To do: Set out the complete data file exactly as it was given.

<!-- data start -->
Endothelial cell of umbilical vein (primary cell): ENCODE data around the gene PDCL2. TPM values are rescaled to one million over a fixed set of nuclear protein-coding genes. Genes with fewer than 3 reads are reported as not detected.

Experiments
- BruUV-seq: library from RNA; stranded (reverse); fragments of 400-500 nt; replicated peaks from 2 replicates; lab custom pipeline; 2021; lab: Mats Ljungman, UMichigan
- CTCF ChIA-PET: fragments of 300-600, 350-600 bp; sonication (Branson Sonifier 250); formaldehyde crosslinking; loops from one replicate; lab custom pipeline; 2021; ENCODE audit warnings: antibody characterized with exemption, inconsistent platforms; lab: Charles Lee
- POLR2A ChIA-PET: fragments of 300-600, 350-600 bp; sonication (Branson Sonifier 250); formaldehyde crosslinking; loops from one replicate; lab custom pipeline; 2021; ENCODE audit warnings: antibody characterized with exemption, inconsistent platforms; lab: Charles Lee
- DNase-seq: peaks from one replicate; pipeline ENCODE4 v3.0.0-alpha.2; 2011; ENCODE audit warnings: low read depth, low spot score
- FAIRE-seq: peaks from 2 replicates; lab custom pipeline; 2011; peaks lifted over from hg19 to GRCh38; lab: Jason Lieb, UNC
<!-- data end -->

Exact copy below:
Endothelial cell of umbilical vein (primary cell): ENCODE data around the gene PDCL2. TPM values are rescaled to one million over a fixed set of nuclear protein-coding genes. Genes with fewer than 3 reads are reported as not detected.

Experiments
- BruUV-seq: library from RNA; stranded (reverse); fragments of 400-500 nt; replicated peaks from 2 replicates; lab custom pipeline; 2021; lab: Mats Ljungman, UMichigan
- CTCF ChIA-PET: fragments of 300-600, 350-600 bp; sonication (Branson Sonifier 250); formaldehyde crosslinking; loops from one replicate; lab custom pipeline; 2021; ENCODE audit warnings: antibody characterized with exemption, inconsistent platforms; lab: Charles Lee
- POLR2A ChIA-PET: fragments of 300-600, 350-600 bp; sonication (Branson Sonifier 250); formaldehyde crosslinking; loops from one replicate; lab custom pipeline; 2021; ENCODE audit warnings: antibody characterized with exemption, inconsistent platforms; lab: Charles Lee
- DNase-seq: peaks from one replicate; pipeline ENCODE4 v3.0.0-alpha.2; 2011; ENCODE audit warnings: low read depth, low spot score
- FAIRE-seq: peaks from 2 replicates; lab custom pipeline; 2011; peaks lifted over from hg19 to GRCh38; lab: Jason Lieb, UNC